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Civil Liberties

The War on Drugs is Lost.

“All told, the United States has spent an estimated $500 billion to fight drugs – with very little to show for it. Cocaine is now as cheap as it was when Escobar died and more heavily used. Methamphetamine, barely a presence in 1993, is now used by 1.5 million Americans and may be more addictive than crack. We have nearly 500,000 people behind bars for drug crimes – a twelvefold increase since 1980 – with no discernible effect on the drug traffic. Virtually the only success the government can claim is the decline in the number of Americans who smoke marijuana – and even on that count, it is not clear that federal prevention programs are responsible. In the course of fighting this war, we have allowed our military to become pawns in a civil war in Colombia and our drug agents to be used by the cartels for their own ends. Those we are paying to wage the drug war have been accused of human-rights abuses in Peru, Bolivia and Colombia. In Mexico, we are now repeating many of the same mistakes we have made in the Andes.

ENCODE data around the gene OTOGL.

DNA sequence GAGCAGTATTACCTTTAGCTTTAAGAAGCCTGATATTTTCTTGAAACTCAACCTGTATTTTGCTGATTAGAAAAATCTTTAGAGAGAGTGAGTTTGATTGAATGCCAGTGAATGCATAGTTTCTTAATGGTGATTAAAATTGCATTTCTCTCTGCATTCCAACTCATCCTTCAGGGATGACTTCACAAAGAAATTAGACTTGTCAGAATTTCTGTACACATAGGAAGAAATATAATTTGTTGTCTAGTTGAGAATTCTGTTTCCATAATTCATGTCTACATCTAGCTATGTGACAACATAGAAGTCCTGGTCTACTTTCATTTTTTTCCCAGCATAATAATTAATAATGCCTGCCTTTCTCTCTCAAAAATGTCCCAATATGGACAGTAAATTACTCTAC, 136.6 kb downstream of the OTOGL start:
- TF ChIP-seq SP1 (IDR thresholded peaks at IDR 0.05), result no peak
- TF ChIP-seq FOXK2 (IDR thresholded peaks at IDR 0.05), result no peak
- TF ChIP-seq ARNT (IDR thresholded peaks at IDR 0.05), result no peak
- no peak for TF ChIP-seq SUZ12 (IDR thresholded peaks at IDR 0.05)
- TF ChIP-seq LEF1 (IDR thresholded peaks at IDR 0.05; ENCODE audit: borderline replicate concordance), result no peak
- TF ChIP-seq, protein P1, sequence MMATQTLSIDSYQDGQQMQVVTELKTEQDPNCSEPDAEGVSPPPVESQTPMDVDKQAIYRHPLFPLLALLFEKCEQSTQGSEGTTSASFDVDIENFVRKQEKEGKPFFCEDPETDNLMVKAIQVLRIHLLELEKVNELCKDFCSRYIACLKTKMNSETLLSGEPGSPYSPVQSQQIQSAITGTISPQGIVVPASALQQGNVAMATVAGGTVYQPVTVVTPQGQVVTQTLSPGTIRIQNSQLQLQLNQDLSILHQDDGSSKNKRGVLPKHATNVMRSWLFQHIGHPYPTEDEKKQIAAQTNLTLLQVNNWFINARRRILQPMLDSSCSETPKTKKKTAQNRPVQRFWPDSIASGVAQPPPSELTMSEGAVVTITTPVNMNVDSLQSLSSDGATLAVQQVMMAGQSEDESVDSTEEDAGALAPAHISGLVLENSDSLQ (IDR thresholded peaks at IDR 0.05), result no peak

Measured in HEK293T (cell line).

To their credit, those left-wing hippie radicals at National Review said as much way back in 1996, and HBO’s The Wire has dramatized the dismal consequences of the conflict for several years now. Now, coming to the same dour conclusion in 2007, Rolling Stone‘s Ben Wallace-Wells explains how America lost the War on Drugs, and argues that continuing to perpetuate it in its current fashion — with its “law and order” emphases of crushing supply, international interdiction, and mandatory minimum sentencing — is tantamount to flushing money and lives down the toilet. “Even by conservative estimates, the War on Drugs now costs the United States $50 billion each year and has overcrowded prisons to the breaking point – all with little discernible impact on the drug trade…The real radicals of the War on Drugs are not the legalization advocates, earnestly preaching from the fringes, but the bureaucrats — the cops and judges and federal agents who are forced into a growing acceptance that rendering a popular commodity illegal, and punishing those who sell it and use it, has simply overwhelmed the capacity of government.” (Found via Jack Shafer’s endorsement at Slate.)

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